To do that, I turned to metaphor: a meditation on cycling, specifically the idea of bike fit and the people who helped me understand how important that is in order to feel comfortable as a cyclist as a proxy for identity and community in queer spaces. My relationship to cycling is new, good for some very merited laughs as I’m doing a fair bit of bumbling in the process. And because it is new, because it is an entirely different way of understanding myself (after 39.5 years of thinking of myself as a non-cyclist), I found it to work as an analogue for understanding one’s sexuality, gender identity, and gender presentation. Having friends, mentors, and role models makes finding one’s way easier in both.
The particular metaphor I chose, though, is less the point than thinking about ways in which metaphors work. A truly startling and impressionistic metaphor is a thing of beauty, one that delivers feeling like a thunderbolt directly under the ribs, but a metaphor with some mechanical truth in it appeals to my sense of making.
This is why I love textile metaphors so much; thrilling shades of nuance come from understanding them whole cloth. Knitting, for example, in its basic sense, is made with a single continuous strand formed into interlocking structures via the needles and the way they manipulate the loops formed by throwing or picking the yarn. Find and pull an unsecured end or a broken strand in a piece of knitting and you’ll either undo the knitting altogether or pull the piece into a terrible bunch. Weaving, on the other hand, barring any wrapping techniques like Danish medallions or Brooks bouquet, is a series of intersections of what are functionally individual strings, one strand over, one strand under. Find an unsecured thread in a piece of weaving and pull, and you’re likely to be able to slip the whole thread free. In both cases, water, heat, and agitation—external pressures—can change the resultant fabric radically. In both cases, those external pressures (one or all) are necessary to finishing the cloth into something ready to be used. I can think of at least four circumstances right now that would lend themselves to one of these metaphors but not necessarily both because they are quite different things.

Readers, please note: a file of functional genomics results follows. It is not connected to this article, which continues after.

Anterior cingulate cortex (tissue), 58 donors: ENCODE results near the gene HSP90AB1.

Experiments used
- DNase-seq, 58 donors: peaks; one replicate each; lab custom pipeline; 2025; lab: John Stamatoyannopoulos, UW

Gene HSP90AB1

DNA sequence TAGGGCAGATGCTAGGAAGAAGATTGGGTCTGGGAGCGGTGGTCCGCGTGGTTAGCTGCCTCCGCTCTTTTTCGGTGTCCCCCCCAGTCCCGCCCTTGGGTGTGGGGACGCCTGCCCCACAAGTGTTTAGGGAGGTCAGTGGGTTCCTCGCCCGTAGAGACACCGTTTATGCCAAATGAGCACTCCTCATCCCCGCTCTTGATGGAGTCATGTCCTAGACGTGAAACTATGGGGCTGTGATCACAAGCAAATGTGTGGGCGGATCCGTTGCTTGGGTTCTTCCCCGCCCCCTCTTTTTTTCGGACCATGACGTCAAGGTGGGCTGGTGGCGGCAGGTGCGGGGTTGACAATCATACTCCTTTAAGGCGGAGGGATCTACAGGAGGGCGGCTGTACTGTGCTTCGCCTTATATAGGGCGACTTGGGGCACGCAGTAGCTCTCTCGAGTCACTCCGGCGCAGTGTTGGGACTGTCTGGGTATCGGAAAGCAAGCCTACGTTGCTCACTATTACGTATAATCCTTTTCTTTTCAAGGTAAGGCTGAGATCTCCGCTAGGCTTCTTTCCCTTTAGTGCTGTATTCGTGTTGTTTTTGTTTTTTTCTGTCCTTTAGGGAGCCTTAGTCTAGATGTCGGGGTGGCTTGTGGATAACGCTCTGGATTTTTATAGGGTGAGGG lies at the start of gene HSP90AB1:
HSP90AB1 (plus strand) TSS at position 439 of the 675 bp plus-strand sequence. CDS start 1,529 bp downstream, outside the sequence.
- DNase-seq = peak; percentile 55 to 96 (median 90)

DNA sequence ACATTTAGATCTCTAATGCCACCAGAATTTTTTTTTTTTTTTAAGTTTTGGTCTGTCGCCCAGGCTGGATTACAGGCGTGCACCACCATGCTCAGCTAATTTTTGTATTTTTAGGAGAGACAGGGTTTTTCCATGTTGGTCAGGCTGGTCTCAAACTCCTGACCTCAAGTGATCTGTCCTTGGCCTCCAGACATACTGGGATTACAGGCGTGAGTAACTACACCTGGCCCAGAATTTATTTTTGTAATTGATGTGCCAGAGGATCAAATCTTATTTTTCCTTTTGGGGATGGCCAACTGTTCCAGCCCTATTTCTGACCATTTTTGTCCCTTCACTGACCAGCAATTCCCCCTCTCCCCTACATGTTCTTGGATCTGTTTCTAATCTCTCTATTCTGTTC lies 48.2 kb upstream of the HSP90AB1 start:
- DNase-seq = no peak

(I almost used weaving as the anchoring metaphor for my Lavender Graduation speech, but I don’t have as many weaving jokes to make at my own expense.)
What do you look for in a metaphor you truly love?